ODD: strategies for change

Do you feel exhausted from the day-to-day challenges with your child? Are you tired of the stares you get from others about the rude way your child talks to you?
Your child's defiant attitude and behavior are not part of a phase that will clear up overnight. Instead you will need a different approach from what you have tried in the past. You must be willing to change not only your child but also your own parenting response. It will take commitment, patience, and effort to do so, but it will be one of your most important parenting endeavors. Helping your child moderate her defiant ways and find healthier alternatives to expressing her needs will not only greatly improve your relationship and family life but also your child's chance for social success in the world, both now and later.

-Focus on the behavior you want: ask yourself what percentage of time on a typical day you are in a negative relationship with your child. Most parents admit -at least 75% of the time. The key is to start switching your focus to the behavior you want rather than the behavior you don't want. You might have to set up situations where your child is almost guaranteed to be compliant. Kids learn behavior from practice. At present, your child is only practicing defiant behavior, so find ways to help your child learn another way of responding to you and then acknowledge her positive behavior the second she responds appropriately.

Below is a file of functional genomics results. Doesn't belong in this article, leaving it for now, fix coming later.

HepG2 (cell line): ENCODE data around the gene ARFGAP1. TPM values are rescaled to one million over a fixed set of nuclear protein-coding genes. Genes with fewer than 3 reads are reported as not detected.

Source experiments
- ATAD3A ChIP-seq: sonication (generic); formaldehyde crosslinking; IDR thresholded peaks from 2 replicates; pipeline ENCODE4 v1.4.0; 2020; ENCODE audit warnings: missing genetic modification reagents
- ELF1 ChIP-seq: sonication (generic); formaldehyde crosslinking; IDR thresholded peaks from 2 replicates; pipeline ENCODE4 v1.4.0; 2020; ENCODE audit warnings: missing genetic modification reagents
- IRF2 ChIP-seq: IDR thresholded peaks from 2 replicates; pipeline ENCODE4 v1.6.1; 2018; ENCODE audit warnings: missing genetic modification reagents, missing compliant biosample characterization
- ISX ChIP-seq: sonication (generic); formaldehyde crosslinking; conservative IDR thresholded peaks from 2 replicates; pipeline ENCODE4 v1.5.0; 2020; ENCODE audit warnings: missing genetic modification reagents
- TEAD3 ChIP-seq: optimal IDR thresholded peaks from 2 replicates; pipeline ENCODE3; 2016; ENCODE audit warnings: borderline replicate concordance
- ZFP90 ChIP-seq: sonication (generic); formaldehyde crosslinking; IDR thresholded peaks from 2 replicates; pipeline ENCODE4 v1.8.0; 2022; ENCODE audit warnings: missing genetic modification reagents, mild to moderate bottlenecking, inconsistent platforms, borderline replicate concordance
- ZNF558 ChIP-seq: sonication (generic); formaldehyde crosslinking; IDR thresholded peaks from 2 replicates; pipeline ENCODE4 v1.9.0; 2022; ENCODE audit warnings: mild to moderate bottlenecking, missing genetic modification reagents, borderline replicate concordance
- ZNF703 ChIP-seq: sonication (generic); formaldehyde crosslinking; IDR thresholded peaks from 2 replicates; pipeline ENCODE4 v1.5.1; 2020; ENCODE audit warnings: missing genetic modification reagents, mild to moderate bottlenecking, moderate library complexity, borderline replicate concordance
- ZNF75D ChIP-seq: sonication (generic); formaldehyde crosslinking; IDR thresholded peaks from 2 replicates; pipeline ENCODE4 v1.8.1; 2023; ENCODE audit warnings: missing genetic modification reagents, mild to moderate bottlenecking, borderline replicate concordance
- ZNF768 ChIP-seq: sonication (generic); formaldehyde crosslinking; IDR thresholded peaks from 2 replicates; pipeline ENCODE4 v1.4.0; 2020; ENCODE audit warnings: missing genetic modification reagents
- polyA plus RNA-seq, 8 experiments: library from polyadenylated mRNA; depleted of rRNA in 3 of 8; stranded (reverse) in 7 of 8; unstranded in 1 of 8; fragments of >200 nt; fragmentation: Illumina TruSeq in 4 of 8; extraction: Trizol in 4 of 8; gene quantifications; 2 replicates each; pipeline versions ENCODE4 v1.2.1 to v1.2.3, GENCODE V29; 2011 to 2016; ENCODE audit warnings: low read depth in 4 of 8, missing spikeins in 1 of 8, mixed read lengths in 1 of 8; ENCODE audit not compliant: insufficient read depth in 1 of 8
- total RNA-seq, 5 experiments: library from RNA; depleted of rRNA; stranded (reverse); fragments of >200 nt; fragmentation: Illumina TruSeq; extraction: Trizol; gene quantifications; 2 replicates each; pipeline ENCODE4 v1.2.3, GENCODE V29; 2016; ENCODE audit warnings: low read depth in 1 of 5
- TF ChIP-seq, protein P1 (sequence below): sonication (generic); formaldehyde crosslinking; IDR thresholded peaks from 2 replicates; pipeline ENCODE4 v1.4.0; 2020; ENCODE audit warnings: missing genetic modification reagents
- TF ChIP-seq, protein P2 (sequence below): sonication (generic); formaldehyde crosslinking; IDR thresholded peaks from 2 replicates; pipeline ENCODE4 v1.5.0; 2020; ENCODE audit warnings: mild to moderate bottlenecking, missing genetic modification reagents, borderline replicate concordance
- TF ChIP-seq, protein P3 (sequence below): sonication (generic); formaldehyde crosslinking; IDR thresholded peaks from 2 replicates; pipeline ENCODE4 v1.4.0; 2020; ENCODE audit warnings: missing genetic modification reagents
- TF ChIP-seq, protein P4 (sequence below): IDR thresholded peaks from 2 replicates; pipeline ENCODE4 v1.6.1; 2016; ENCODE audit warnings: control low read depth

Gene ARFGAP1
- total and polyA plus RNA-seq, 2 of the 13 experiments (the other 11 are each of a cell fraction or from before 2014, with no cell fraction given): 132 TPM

-Ask the Golden Rule question: " Treat others as you want to be treated". Explain that a simple way to determine if you are acting respectfully is always to ask yourself before you act" Would I want someone to treat me like that?" Once your child understands the meaning of the question, use it any time her attitude is disrespectful.

- Create new family rules: Many families develop a set of "respect rules" that everyone agrees will govern how they treat on another. Though they are almost always ones you would choose yourself, because the kids have a voice in determining them, they become 'their", not just "yours". Write all suggestions on paper and then use the democratic process and vote. The top suggestions become the Family Constitution.

Many families make their final version into a chart, have all members sign in, and post it as a continual reminder.

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Current: Anoka, Minnesota
Birth: November 22
On Moms.com since: Jun 21, 2013
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